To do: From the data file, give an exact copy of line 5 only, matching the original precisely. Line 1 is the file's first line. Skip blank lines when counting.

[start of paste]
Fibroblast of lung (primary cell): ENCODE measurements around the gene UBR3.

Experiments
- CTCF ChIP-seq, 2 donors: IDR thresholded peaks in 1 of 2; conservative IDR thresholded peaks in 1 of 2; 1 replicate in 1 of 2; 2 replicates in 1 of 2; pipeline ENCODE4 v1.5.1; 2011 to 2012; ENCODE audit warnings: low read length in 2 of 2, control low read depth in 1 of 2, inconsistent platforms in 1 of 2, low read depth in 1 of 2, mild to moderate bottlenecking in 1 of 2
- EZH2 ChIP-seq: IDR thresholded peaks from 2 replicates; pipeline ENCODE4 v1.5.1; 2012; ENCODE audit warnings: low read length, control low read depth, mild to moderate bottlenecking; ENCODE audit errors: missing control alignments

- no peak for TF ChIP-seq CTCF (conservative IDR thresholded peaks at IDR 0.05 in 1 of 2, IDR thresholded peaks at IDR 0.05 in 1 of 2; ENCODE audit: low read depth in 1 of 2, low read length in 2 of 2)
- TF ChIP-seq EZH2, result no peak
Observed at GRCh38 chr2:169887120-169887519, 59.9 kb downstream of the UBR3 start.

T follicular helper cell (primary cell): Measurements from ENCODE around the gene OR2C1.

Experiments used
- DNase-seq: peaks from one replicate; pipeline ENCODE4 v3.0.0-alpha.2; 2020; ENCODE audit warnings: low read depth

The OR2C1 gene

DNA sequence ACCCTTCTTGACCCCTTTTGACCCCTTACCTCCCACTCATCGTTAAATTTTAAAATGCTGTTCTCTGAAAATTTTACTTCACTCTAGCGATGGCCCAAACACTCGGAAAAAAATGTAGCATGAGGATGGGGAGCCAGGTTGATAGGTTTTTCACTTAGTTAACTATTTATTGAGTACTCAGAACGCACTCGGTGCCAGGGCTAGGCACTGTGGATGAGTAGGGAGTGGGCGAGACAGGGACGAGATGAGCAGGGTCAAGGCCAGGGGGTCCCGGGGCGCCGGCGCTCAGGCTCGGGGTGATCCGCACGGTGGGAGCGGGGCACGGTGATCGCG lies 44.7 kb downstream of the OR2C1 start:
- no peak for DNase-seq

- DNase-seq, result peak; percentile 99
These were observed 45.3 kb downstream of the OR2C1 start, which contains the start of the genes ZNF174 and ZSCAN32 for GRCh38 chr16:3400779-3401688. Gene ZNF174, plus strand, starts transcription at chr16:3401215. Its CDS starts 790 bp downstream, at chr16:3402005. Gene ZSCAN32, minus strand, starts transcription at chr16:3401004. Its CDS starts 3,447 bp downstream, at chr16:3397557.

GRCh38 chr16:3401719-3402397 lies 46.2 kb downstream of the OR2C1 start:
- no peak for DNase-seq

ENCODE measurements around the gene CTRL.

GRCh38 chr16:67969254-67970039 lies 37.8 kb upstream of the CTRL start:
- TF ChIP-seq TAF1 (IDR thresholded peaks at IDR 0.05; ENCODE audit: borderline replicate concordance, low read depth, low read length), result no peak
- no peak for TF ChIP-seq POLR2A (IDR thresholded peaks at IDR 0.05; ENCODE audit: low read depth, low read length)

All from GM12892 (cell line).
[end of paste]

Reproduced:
- no peak for TF ChIP-seq CTCF (conservative IDR thresholded peaks at IDR 0.05 in 1 of 2, IDR thresholded peaks at IDR 0.05 in 1 of 2; ENCODE audit: low read depth in 1 of 2, low read length in 2 of 2)